Hapibot Studio proceeds with a review around four specific areas:

Market Size - Is the product or service serving a narrow or large market? Calculate the potential market cap to determine if there are sufficient customers to reach profitability. The client’s market may be too small with few obvious ways to expand, often the case with niche markets.

Competition - Are there a lot of companies building similar businesses? Is there a low barrier to entry? If this is the situation, the client could be in a hypercompetitive market where it is simply too hard to get customers.

Scalability Costs - The client is going to build a product or service people want, but reaching them may be cost prohibitive. If this is the case, the client may find themselves in a market that is simply hard to reach.

Business Model - A client has a product customers want, but can’t figure out a viable business model. There is just no real market.

If our assessment is positive, we present a proposal to the client. Upon agreement, our next step is to identify an overall distribution strategy.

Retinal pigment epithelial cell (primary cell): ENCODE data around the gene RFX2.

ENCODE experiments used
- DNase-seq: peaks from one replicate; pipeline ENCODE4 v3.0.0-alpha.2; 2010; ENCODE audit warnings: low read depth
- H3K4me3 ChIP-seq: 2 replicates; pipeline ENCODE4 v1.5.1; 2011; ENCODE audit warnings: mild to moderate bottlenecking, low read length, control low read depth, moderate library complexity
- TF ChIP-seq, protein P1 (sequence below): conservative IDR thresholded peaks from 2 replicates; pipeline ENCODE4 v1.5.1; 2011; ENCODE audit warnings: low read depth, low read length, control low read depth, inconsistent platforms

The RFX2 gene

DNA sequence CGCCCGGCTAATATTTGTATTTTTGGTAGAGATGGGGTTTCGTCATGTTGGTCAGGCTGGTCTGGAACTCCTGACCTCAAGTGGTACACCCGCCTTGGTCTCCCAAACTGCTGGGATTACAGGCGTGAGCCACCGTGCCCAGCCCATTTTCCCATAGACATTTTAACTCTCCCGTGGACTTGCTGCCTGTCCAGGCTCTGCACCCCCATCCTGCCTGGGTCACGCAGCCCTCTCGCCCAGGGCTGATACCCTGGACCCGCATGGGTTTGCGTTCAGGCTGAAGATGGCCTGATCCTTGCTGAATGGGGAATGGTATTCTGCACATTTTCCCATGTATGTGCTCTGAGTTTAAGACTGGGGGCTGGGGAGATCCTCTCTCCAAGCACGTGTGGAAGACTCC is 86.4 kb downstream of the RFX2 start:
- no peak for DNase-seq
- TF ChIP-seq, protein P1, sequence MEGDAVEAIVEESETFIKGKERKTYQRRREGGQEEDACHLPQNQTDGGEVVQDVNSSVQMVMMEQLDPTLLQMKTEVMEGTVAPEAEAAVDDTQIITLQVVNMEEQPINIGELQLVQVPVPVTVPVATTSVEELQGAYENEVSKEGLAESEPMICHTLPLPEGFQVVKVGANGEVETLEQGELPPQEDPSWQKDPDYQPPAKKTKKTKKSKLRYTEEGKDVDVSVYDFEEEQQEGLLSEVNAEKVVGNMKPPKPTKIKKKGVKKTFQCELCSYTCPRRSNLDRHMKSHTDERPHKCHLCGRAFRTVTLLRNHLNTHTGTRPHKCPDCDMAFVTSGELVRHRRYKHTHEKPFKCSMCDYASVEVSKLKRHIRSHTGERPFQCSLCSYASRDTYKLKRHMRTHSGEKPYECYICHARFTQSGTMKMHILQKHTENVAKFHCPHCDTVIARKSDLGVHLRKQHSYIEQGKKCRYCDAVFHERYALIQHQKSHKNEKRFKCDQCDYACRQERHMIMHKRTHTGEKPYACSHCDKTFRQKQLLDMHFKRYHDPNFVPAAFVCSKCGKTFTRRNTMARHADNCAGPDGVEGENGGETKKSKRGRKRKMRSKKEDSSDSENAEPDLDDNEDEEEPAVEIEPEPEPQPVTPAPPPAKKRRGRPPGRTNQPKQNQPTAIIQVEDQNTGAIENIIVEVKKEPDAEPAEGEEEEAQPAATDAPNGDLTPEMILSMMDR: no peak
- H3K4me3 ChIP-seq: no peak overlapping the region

“Superior sales and distribution by itself can create a monopoly, even with no product differentiation. The converse is not true. No matter how strong your product - even if it easily fits into already established habits and anybody who tries it likes it immediately - you must still support it with a strong distribution plan.”
- Peter Thiel, Paypal Founder and early Facebook investor.

Once onboard, we study our client’s product or service in terms of three variables to help define a distribution strategy:

Target market - Is the target the consumer market, small businesses, big companies or government contracts?

Sales Complexity - What is the level of personal assistance required to make a sale? Some products and services are relatively simple to sell, and customers feel at ease buying them online. Meanwhile, other products have complex sales cycles, requiring local visits to clients, more than one meeting with multiple decision-makers, and a long lasting proof-of-concept trial of the product.

Customer Value and Acquisition Cost Metrics - There are two fundamental metrics every company should calculate and regularly update:

The first metric, Customer Lifetime Value (CLV), measures the Gross Margin that you would expect to earn over the lifetime relationship with your customer. Gross Margin should take into consideration all servicing, support and installation costs.